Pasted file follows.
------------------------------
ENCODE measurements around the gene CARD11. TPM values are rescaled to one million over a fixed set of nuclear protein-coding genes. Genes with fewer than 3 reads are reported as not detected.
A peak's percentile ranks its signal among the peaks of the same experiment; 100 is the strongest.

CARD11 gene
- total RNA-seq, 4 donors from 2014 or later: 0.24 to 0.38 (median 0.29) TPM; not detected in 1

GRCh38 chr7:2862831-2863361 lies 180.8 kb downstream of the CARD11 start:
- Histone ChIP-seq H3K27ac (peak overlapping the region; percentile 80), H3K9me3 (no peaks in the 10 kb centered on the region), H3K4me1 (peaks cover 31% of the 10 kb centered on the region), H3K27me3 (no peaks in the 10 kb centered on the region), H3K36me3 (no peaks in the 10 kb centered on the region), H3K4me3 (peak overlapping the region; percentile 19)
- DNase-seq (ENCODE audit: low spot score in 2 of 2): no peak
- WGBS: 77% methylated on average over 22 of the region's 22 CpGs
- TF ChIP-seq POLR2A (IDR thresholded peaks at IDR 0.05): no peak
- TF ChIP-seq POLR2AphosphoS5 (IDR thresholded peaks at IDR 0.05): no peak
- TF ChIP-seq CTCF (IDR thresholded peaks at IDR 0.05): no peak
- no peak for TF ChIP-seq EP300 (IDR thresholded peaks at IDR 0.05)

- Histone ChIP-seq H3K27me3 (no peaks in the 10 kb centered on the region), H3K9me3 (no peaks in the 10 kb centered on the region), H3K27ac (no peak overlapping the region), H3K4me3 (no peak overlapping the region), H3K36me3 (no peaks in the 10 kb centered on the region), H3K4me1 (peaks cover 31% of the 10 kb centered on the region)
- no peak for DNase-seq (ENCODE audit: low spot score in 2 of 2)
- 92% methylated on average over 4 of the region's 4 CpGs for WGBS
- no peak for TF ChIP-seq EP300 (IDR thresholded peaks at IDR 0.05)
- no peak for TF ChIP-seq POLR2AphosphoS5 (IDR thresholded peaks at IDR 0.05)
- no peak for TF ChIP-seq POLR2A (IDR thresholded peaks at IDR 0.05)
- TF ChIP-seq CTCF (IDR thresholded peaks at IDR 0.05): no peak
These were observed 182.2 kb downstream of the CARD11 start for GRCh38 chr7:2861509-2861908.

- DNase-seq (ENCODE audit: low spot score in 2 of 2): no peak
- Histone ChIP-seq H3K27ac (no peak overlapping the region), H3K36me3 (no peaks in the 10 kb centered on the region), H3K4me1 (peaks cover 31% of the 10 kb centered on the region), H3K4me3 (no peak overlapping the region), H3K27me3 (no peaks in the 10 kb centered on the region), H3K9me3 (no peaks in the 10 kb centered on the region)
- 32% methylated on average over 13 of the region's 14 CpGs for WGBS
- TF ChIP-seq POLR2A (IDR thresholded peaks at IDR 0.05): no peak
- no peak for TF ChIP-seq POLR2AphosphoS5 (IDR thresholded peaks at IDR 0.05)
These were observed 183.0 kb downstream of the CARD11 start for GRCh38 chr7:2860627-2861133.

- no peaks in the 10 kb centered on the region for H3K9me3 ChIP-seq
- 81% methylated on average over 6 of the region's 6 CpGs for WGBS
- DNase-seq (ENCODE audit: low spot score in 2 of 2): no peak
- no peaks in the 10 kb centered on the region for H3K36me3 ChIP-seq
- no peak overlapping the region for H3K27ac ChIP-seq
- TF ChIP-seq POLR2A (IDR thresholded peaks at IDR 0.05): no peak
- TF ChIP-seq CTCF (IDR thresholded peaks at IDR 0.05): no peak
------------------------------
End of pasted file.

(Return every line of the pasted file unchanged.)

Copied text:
ENCODE measurements around the gene CARD11. TPM values are rescaled to one million over a fixed set of nuclear protein-coding genes. Genes with fewer than 3 reads are reported as not detected.
A peak's percentile ranks its signal among the peaks of the same experiment; 100 is the strongest.

CARD11 gene
- total RNA-seq, 4 donors from 2014 or later: 0.24 to 0.38 (median 0.29) TPM; not detected in 1

GRCh38 chr7:2862831-2863361 lies 180.8 kb downstream of the CARD11 start:
- Histone ChIP-seq H3K27ac (peak overlapping the region; percentile 80), H3K9me3 (no peaks in the 10 kb centered on the region), H3K4me1 (peaks cover 31% of the 10 kb centered on the region), H3K27me3 (no peaks in the 10 kb centered on the region), H3K36me3 (no peaks in the 10 kb centered on the region), H3K4me3 (peak overlapping the region; percentile 19)
- DNase-seq (ENCODE audit: low spot score in 2 of 2): no peak
- WGBS: 77% methylated on average over 22 of the region's 22 CpGs
- TF ChIP-seq POLR2A (IDR thresholded peaks at IDR 0.05): no peak
- TF ChIP-seq POLR2AphosphoS5 (IDR thresholded peaks at IDR 0.05): no peak
- TF ChIP-seq CTCF (IDR thresholded peaks at IDR 0.05): no peak
- no peak for TF ChIP-seq EP300 (IDR thresholded peaks at IDR 0.05)

- Histone ChIP-seq H3K27me3 (no peaks in the 10 kb centered on the region), H3K9me3 (no peaks in the 10 kb centered on the region), H3K27ac (no peak overlapping the region), H3K4me3 (no peak overlapping the region), H3K36me3 (no peaks in the 10 kb centered on the region), H3K4me1 (peaks cover 31% of the 10 kb centered on the region)
- no peak for DNase-seq (ENCODE audit: low spot score in 2 of 2)
- 92% methylated on average over 4 of the region's 4 CpGs for WGBS
- no peak for TF ChIP-seq EP300 (IDR thresholded peaks at IDR 0.05)
- no peak for TF ChIP-seq POLR2AphosphoS5 (IDR thresholded peaks at IDR 0.05)
- no peak for TF ChIP-seq POLR2A (IDR thresholded peaks at IDR 0.05)
- TF ChIP-seq CTCF (IDR thresholded peaks at IDR 0.05): no peak
These were observed 182.2 kb downstream of the CARD11 start for GRCh38 chr7:2861509-2861908.

- DNase-seq (ENCODE audit: low spot score in 2 of 2): no peak
- Histone ChIP-seq H3K27ac (no peak overlapping the region), H3K36me3 (no peaks in the 10 kb centered on the region), H3K4me1 (peaks cover 31% of the 10 kb centered on the region), H3K4me3 (no peak overlapping the region), H3K27me3 (no peaks in the 10 kb centered on the region), H3K9me3 (no peaks in the 10 kb centered on the region)
- 32% methylated on average over 13 of the region's 14 CpGs for WGBS
- TF ChIP-seq POLR2A (IDR thresholded peaks at IDR 0.05): no peak
- no peak for TF ChIP-seq POLR2AphosphoS5 (IDR thresholded peaks at IDR 0.05)
These were observed 183.0 kb downstream of the CARD11 start for GRCh38 chr7:2860627-2861133.

- no peaks in the 10 kb centered on the region for H3K9me3 ChIP-seq
- 81% methylated on average over 6 of the region's 6 CpGs for WGBS
- DNase-seq (ENCODE audit: low spot score in 2 of 2): no peak
- no peaks in the 10 kb centered on the region for H3K36me3 ChIP-seq
- no peak overlapping the region for H3K27ac ChIP-seq
- TF ChIP-seq POLR2A (IDR thresholded peaks at IDR 0.05): no peak
- TF ChIP-seq CTCF (IDR thresholded peaks at IDR 0.05): no peak